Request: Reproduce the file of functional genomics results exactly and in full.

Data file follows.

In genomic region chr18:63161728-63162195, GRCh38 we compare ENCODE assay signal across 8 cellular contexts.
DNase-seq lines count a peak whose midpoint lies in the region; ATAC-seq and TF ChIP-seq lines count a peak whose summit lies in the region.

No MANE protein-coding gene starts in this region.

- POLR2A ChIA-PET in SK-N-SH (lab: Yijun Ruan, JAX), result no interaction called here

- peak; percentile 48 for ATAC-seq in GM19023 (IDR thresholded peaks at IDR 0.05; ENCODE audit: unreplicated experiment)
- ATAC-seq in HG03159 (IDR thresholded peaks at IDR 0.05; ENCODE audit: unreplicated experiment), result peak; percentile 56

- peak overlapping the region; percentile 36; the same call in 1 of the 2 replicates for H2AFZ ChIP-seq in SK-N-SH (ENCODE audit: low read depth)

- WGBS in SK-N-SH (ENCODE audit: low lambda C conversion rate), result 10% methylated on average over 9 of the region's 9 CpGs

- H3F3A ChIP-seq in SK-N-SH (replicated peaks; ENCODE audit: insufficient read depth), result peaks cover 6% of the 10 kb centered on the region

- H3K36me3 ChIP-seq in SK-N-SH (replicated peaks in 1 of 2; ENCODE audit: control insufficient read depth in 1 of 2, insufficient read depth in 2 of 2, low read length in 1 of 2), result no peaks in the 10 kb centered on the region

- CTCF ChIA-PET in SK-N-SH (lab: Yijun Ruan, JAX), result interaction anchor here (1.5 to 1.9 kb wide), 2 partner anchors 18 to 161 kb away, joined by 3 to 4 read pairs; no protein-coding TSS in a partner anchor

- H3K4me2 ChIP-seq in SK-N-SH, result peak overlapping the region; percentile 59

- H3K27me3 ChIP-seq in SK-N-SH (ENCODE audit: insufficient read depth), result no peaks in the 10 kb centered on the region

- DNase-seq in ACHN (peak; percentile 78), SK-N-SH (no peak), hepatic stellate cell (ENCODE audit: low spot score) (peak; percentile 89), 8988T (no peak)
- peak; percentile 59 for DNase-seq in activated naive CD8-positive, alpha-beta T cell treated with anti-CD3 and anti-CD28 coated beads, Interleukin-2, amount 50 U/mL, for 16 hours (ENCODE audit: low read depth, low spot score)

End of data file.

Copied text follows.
In genomic region chr18:63161728-63162195, GRCh38 we compare ENCODE assay signal across 8 cellular contexts.
DNase-seq lines count a peak whose midpoint lies in the region; ATAC-seq and TF ChIP-seq lines count a peak whose summit lies in the region.

No MANE protein-coding gene starts in this region.

- POLR2A ChIA-PET in SK-N-SH (lab: Yijun Ruan, JAX), result no interaction called here

- peak; percentile 48 for ATAC-seq in GM19023 (IDR thresholded peaks at IDR 0.05; ENCODE audit: unreplicated experiment)
- ATAC-seq in HG03159 (IDR thresholded peaks at IDR 0.05; ENCODE audit: unreplicated experiment), result peak; percentile 56

- peak overlapping the region; percentile 36; the same call in 1 of the 2 replicates for H2AFZ ChIP-seq in SK-N-SH (ENCODE audit: low read depth)

- WGBS in SK-N-SH (ENCODE audit: low lambda C conversion rate), result 10% methylated on average over 9 of the region's 9 CpGs

- H3F3A ChIP-seq in SK-N-SH (replicated peaks; ENCODE audit: insufficient read depth), result peaks cover 6% of the 10 kb centered on the region

- H3K36me3 ChIP-seq in SK-N-SH (replicated peaks in 1 of 2; ENCODE audit: control insufficient read depth in 1 of 2, insufficient read depth in 2 of 2, low read length in 1 of 2), result no peaks in the 10 kb centered on the region

- CTCF ChIA-PET in SK-N-SH (lab: Yijun Ruan, JAX), result interaction anchor here (1.5 to 1.9 kb wide), 2 partner anchors 18 to 161 kb away, joined by 3 to 4 read pairs; no protein-coding TSS in a partner anchor

- H3K4me2 ChIP-seq in SK-N-SH, result peak overlapping the region; percentile 59

- H3K27me3 ChIP-seq in SK-N-SH (ENCODE audit: insufficient read depth), result no peaks in the 10 kb centered on the region

- DNase-seq in ACHN (peak; percentile 78), SK-N-SH (no peak), hepatic stellate cell (ENCODE audit: low spot score) (peak; percentile 89), 8988T (no peak)
- peak; percentile 59 for DNase-seq in activated naive CD8-positive, alpha-beta T cell treated with anti-CD3 and anti-CD28 coated beads, Interleukin-2, amount 50 U/mL, for 16 hours (ENCODE audit: low read depth, low spot score)